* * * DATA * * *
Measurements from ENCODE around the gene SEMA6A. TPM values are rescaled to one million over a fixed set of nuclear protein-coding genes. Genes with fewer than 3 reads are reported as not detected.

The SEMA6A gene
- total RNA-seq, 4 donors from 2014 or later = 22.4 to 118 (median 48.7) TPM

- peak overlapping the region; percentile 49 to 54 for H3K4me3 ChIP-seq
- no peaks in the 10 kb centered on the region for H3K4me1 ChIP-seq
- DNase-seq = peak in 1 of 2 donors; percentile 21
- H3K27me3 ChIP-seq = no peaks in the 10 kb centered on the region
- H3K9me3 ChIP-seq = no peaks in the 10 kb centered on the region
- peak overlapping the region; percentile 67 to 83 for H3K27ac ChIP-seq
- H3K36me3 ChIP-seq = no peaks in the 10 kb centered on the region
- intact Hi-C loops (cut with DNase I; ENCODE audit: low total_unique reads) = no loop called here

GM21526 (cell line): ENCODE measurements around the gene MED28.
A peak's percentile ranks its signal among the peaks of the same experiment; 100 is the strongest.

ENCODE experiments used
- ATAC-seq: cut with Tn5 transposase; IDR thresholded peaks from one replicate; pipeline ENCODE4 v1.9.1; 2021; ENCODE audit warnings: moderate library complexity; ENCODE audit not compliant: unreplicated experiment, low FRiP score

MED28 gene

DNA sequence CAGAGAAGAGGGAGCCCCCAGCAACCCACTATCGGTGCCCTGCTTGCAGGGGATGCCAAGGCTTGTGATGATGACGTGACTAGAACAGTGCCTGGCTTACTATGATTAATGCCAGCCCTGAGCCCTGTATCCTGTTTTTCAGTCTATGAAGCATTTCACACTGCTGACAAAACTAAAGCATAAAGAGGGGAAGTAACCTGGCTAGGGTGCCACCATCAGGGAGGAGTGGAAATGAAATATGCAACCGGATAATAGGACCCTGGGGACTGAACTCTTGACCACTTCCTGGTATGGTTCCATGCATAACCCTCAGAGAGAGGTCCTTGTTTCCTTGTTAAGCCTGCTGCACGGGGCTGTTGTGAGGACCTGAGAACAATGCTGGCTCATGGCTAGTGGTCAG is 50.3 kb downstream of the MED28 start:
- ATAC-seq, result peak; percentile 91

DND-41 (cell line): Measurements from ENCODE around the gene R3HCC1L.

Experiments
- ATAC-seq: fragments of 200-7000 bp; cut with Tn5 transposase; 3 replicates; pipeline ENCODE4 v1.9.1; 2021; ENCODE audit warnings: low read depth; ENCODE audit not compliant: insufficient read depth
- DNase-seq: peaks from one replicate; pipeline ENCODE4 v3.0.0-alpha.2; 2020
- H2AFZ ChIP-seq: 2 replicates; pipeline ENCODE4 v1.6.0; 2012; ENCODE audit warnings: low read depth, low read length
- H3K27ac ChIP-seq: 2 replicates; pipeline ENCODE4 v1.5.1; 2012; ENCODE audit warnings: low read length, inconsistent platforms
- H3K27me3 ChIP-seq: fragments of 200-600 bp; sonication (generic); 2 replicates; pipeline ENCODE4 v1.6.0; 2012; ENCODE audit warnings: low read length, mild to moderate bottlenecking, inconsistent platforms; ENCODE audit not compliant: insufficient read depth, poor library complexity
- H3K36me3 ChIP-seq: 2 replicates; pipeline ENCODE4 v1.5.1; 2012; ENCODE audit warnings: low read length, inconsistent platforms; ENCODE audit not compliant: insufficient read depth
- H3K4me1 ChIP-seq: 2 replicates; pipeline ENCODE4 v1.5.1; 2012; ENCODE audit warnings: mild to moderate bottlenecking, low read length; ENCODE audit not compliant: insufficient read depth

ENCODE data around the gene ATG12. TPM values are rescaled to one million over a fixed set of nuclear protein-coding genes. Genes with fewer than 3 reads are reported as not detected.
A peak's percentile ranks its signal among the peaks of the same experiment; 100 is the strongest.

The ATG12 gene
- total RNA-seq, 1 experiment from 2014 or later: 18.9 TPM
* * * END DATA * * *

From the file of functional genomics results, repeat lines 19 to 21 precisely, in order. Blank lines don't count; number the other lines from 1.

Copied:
DND-41 (cell line): Measurements from ENCODE around the gene R3HCC1L.

Experiments
- ATAC-seq: fragments of 200-7000 bp; cut with Tn5 transposase; 3 replicates; pipeline ENCODE4 v1.9.1; 2021; ENCODE audit warnings: low read depth; ENCODE audit not compliant: insufficient read depth